Phenobarbital Side Effects in Cats

Written by sharon platz
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Phenobarbital Side Effects in Cats
Cats suffering from seizures might be prescribed phenobarbital. (Cat image by Denis Pyrlik from Fotolia.com)

Phenobarbital is an anti-convulsant prescribed for "recurrent and uncontrolled feline seizures," explains VetInfo.com. Phenobarbital is classified as a barbiturate and suppresses seizure activity by relaxing the feline's muscles. Both VetInfo.com and Mar Vista Animal Medical Center agree that phenobarbital is the first choice of vets when prescribing anti-seizure medication (as of this writing in 2010). Mar Vista adds that phenobarbital is also extremely inexpensive--good news to cat owners, because the feline will likely be on it for life. Phenobarbital is not without side effects, though.

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Initial Reaction

Cat owners may notice fatigue or the exact opposite, agitated anxiety, when the feline begins phenobarbital therapy. Fortunately, Doctors Foster & Smith report that this side effect is usually temporary and will dissipate quickly as the cat adjusts to the new medication. If it doesn't go away, they recommend a return trip to the vet.

Allergies

There is a possibility the cat will be allergic to one or more of the ingredients in phenobarbital. Symptoms of an allergic reaction include "facial swelling, hives, scratching, sudden onset of diarrhoea, vomiting, shock, seizures, pale gums, cold limbs, or coma," per Doctors Foster & Smith. The feline should be taken to the vet immediately if they experience an allergic reaction to phenobarbital.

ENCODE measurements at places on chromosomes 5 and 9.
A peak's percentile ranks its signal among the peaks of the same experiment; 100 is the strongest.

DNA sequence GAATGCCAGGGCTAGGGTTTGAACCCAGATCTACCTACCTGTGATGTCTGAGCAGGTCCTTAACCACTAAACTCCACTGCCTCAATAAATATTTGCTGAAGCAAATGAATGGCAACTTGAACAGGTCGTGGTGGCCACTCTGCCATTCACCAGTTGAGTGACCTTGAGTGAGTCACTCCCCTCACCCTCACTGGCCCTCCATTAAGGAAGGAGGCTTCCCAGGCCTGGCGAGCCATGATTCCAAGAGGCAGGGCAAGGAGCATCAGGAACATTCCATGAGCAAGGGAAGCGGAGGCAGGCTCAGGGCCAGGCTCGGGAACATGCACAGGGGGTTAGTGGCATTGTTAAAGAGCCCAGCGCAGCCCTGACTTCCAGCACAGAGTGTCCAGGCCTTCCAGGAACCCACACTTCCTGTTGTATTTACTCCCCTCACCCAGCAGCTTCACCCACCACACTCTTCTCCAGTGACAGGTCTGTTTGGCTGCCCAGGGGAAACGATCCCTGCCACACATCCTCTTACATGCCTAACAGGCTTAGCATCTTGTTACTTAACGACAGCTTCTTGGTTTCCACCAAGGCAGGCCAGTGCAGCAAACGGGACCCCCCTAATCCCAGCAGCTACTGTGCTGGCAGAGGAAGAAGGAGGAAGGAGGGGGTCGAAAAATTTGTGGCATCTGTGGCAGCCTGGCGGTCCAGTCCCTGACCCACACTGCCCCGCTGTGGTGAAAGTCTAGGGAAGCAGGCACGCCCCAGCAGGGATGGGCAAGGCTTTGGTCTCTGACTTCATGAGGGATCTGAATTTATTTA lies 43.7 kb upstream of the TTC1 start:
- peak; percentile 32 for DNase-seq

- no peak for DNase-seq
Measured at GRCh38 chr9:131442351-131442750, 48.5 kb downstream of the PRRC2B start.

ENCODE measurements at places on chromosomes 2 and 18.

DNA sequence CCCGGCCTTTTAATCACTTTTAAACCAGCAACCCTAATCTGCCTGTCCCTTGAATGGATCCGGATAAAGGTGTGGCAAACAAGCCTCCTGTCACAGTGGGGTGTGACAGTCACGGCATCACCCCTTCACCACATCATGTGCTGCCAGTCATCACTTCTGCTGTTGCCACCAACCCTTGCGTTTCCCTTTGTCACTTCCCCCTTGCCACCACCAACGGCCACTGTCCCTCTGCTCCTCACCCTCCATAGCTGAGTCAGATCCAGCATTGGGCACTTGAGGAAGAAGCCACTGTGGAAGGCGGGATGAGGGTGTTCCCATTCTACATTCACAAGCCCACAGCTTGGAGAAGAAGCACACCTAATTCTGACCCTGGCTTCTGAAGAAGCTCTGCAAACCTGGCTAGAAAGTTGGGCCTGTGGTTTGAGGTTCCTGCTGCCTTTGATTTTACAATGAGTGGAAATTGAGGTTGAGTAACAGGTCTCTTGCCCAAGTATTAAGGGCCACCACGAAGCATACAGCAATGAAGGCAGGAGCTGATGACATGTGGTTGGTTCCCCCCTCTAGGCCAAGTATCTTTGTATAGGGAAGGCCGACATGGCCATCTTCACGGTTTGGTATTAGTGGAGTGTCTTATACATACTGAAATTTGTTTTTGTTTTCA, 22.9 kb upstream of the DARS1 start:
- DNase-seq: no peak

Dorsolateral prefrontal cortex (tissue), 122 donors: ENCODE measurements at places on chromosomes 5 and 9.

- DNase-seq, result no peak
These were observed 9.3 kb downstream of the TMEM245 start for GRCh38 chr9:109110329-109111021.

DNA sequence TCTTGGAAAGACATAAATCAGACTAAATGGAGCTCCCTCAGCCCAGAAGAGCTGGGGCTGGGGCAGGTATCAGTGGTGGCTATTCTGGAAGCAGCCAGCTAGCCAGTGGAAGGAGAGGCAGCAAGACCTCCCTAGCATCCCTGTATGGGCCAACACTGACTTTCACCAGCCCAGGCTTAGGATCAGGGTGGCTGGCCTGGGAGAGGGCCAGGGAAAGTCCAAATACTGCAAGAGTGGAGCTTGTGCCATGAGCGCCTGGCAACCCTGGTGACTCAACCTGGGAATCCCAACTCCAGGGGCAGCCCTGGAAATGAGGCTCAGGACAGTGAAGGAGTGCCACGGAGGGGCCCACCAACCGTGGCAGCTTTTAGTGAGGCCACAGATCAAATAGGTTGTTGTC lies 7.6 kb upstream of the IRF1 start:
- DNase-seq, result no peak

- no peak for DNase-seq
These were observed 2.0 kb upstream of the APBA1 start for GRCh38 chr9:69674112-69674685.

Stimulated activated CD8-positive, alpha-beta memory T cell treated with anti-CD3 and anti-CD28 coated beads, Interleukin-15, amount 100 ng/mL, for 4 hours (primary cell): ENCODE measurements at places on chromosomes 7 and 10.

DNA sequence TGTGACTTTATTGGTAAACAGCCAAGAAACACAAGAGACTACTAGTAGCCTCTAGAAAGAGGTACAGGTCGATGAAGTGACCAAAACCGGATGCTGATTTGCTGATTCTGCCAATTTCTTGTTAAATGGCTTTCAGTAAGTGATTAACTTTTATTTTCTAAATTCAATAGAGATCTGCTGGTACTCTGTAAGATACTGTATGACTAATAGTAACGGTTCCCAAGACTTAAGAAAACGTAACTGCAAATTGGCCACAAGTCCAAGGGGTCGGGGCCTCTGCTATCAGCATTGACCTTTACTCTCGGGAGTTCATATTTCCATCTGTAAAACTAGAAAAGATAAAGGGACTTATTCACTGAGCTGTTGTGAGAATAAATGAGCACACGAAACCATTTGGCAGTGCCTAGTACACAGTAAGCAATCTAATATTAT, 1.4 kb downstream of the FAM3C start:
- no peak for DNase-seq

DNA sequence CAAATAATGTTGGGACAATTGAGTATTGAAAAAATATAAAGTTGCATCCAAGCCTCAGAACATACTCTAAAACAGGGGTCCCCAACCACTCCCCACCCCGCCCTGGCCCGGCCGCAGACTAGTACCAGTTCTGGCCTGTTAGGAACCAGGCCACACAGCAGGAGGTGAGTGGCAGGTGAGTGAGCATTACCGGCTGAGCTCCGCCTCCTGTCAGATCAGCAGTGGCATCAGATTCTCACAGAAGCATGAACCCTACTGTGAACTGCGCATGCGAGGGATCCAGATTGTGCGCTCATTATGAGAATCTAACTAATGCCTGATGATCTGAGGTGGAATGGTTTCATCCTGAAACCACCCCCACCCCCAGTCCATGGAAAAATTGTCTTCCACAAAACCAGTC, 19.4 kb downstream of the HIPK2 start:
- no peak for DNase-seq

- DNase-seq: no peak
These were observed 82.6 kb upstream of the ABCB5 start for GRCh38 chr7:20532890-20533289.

Depressive Behavior

Phenobarbital is a muscle relaxant; consequently, owners may observe their cat staggering when trying to walk. The cat may also seem depressed or sedated. Mar Vista assures these side effects minize in time as the cat acclimates to the medication. If necessary, dosage may be reduced to ease these side effects.

Digestive Effects

Phenobarbital is also known to increase the feline's propensity to eat, drink and urinate. Phenobarbital can dehydrate the feline, according to VetInfo.com, which might explain the increased need to drink water and, in turn, urinate.

Liver Problems

A rare side effect of phenobarbital is liver damage; as such, animals with liver disease should not take phenobarbital. The liver damage may not reveal itself until the cat becomes jaundiced. When this happens, the feline's skin, gums and whites of its eyes become yellowish in colour.

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